Full cinema listings:

Fri January 11 - Prince Charles Cinema, London
020 7494 3654,

Sat January 12 - Edinburgh Filmhouse
0131 228 2688, 

Sun January 13 - Glasgow Film Theatre
0141 332 6535,

Mon January 14 - Sheffield Showroom
0114 275 7727, 

Tue January 15 - Hyde Park Picture House, Leeds
0113 275 2045

Wed January 16 - Bristol Watershed
0117 927 5100, 

Thu January 17 – Duke’s at Komedia, Brighton

One of the year’s most horrific highlights, American Mary tells the story of broke student Mary Mason (Katharine Isabelle) who grows disenchanted with medical school and the doctors she once idolised.
The allure of easy money sends a desperate Mary through the gruesome world of underground surgeries but soon finds they leave more marks on her than the so-called freakish clientele...
Smart, sexy, funny and utterly gorgeous to look at, American Mary features a standout lead performance from award-winning actress Katharine Isabelle (Ginger Snaps), and puts the Soska Sisters, aka the Twisted Twins, squarely at the forefront of modern genre filmmaking.
On both sides of the Atlantic, Jen and Sylvia Soska’s American Mary has already been celebrated with more than a dozen international film festival honours, including Best Picture (LA ScreamFest, Shudder Fest) as well as Best Director and Best Actress (Toronto After Dark, LA Screamfest, Shudder Fest).
Total Film Magazine voted Katharine Isabelle Best Actress at London’s Film4 FrightFest in August, whilst SFX Magazine called American Mary the ‘Best of the Fest’.

American Mary will be released theatrically through FrightFest Presents at selected cinemas nationwide from January 11 2013.

21 November 2012

She's Coming! American Mary Gets UK Release

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The Soska Sisters (aka The Twisted Twins), co-creators of the award winning, cult indie smash hit Dead Hooker In A Trunk make an awe-inspiring return with their second feature AMERICAN MARY, a stylish, sexy, disturbing and darkly comic “body-mod” horror-thriller that many critics are hailing as the best and most genuinely original horror movie of the year.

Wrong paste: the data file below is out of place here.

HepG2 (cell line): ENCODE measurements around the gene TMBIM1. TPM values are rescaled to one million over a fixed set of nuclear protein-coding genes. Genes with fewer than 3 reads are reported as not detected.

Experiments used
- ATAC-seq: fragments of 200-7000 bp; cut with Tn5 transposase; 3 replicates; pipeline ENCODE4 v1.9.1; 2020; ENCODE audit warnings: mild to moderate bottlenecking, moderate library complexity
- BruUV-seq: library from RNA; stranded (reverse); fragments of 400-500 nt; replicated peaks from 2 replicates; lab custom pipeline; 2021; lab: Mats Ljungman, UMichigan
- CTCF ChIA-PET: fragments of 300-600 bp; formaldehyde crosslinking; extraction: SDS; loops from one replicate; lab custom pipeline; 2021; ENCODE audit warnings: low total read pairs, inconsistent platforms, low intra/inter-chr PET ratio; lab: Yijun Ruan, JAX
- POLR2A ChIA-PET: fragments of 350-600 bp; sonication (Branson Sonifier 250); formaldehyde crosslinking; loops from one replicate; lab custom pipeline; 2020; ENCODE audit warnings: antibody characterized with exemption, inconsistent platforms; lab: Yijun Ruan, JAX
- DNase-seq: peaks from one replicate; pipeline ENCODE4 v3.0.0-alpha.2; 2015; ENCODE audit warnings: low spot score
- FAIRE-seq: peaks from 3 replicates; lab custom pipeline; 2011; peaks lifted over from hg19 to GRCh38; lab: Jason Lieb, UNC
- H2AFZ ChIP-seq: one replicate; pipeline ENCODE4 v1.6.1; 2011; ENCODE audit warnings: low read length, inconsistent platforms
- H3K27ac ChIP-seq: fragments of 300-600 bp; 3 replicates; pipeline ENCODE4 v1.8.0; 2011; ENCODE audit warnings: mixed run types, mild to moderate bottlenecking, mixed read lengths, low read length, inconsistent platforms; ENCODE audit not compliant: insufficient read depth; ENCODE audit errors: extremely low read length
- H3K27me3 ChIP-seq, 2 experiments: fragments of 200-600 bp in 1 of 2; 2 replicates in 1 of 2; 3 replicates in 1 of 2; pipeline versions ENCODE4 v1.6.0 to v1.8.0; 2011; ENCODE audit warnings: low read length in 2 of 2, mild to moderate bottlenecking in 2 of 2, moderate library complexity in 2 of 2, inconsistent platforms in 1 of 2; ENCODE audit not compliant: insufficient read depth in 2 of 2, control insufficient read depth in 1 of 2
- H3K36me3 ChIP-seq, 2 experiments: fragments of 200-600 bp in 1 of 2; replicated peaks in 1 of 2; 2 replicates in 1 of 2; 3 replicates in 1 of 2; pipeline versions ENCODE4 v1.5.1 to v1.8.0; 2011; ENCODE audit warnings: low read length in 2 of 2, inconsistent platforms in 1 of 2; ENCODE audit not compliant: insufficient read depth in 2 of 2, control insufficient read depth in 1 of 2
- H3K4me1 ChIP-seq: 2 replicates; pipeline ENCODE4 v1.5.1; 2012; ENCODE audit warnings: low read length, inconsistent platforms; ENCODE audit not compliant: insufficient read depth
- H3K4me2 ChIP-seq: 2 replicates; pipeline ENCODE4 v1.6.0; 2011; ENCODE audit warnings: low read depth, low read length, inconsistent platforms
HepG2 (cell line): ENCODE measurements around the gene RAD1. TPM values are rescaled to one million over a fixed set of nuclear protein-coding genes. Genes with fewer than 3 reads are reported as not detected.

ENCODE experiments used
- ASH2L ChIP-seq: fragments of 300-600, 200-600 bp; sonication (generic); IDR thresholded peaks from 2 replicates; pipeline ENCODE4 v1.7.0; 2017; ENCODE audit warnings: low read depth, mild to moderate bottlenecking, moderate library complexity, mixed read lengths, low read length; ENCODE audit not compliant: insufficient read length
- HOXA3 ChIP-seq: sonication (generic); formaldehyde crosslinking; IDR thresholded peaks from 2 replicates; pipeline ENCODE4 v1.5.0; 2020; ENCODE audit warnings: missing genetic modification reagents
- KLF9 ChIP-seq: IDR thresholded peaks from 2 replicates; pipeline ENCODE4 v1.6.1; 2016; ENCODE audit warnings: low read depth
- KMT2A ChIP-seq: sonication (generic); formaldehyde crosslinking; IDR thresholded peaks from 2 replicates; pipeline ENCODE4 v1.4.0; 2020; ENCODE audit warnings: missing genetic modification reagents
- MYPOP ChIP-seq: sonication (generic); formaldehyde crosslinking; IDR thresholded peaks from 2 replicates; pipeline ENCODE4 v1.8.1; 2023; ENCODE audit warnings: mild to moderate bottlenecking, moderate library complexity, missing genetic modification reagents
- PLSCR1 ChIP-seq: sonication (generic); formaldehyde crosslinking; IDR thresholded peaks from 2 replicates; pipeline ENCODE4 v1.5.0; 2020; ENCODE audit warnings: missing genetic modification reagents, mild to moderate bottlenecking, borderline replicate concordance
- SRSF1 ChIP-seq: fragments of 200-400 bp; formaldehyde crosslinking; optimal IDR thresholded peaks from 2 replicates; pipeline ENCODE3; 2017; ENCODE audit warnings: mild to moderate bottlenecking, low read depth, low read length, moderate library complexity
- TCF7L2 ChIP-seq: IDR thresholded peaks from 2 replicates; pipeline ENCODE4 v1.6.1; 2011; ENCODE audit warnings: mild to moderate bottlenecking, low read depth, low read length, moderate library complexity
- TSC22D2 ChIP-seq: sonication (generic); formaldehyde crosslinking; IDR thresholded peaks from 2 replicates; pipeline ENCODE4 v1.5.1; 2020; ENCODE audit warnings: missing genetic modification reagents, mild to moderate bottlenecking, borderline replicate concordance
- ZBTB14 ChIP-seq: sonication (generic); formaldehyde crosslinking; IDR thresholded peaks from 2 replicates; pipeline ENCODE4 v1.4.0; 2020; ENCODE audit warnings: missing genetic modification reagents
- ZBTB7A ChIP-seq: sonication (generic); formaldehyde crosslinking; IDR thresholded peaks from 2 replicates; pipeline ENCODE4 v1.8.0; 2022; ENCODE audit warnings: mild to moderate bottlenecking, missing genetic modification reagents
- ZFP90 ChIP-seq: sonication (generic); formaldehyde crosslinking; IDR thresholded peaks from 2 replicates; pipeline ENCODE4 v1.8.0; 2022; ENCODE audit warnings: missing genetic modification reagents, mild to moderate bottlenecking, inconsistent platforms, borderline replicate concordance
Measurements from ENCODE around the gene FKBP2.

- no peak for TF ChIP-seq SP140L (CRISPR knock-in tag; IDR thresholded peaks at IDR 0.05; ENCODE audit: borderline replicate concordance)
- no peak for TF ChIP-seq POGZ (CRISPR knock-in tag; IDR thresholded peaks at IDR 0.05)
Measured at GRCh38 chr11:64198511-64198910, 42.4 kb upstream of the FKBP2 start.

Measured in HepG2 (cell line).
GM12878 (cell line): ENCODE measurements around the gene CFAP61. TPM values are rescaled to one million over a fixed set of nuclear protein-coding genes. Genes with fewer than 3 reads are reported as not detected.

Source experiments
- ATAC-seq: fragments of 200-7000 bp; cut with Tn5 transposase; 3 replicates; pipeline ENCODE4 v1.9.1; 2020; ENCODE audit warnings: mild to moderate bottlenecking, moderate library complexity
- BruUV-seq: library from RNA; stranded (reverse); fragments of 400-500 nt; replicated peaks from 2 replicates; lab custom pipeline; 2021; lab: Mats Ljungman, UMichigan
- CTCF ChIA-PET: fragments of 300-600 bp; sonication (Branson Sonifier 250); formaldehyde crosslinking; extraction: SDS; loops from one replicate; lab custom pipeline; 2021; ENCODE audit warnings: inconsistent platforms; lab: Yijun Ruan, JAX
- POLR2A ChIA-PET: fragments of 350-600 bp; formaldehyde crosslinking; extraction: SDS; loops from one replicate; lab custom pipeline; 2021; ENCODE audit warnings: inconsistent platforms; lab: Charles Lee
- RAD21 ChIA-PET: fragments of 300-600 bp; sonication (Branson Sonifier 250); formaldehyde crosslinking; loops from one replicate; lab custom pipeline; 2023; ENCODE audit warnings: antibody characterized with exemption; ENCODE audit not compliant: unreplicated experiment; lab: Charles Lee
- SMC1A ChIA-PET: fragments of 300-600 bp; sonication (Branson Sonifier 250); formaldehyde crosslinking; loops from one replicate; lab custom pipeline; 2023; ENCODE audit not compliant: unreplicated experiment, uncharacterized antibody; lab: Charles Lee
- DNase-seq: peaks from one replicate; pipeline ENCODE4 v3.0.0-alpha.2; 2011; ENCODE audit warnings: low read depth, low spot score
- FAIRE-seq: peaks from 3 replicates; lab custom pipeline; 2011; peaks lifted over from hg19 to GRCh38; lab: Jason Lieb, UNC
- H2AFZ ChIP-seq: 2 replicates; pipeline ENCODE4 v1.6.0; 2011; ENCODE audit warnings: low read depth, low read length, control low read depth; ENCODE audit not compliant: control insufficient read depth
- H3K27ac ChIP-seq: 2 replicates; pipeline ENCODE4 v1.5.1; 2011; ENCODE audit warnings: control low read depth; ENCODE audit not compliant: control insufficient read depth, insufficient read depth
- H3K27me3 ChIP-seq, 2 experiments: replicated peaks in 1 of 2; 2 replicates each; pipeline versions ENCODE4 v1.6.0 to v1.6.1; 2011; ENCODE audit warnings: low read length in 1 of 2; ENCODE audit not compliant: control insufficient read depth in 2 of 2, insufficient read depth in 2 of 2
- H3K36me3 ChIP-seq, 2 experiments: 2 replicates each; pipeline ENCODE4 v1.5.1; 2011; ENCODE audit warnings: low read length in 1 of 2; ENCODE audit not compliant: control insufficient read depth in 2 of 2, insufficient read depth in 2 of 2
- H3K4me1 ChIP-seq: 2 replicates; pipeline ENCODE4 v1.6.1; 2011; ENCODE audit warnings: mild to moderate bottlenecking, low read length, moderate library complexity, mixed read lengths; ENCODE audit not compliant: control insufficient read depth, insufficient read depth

Co-written and co-directed by Jen and Sylvia Soska (Dead Hooker In A Trunk) and featuring an outstanding, career-best lead performance by Katharine Isabelle (Being Human; Freddie vs. Jason; Ginger Snaps) in the title role, AMERICAN MARY has been wowing audiences at international film festivals (including London’s Film4 Frightfest) throughout 2012 and has been receiving 4/5 star reviews from critics, websites worldwide making American Mary a film Horror Fans should be checking out.

A provocative and thought-provoking combination of the horrors of a feminist “Frankenstein” with a fetishist twist and the visceral thrills of the “female revenge” genre, the film boasts a strikingly original script, laced throughout with a wicked sense of humour and a darkly erotic charge, that admirably takes the horror genre in a fresh and new direction. Simultaneously beautiful, repulsive, shocking and endearing, AMERICAN MARY is an unmissable experience that firmly establishes the Soska Sisters as two of the hottest new talents working in cinema today

Struggling to make financial ends meet while studying to be a surgeon, talented medical student Mary Mason (Katharine Isabelle) finds herself reduced to applying for work at a local strip joint in order to pay off her mounting debts. During her interview, she is unexpectedly called upon to perform some illegal emergency surgery on one of the club’s clients and is instantly rewarded with a significant cash payment.

Word of Mary’s scalpel-work soon reaches one of the club’s dancers, Beatress Johnson (Tristan Risk), who approaches her offering to pay handsomely for some off-the-books, extreme body-modification work on a friend. The ensuing surgery is a huge success and Mary’s skills soon attract the attention of an underground network of high-paying clientele, all looking for someone to administer procedures and body-mod work unavailable through the usual legal channels.

However, the allure of the easy money and the increasingly bizarre work she is commissioned to perform begins to leave a mark on Mary, and when an incident involving the established surgeons she once idolized leaves her traumatised, “Bloody Mary”, as she has come to be known, responds in the only way she knows how.

We will hopefully bring you a review nearer the time and when is that time? American Mary will be released in UK&Ireland on DVD and Blu-Ray 21st January 2013.

Pre-Order/Buy American Mary: DVD / Blu-ray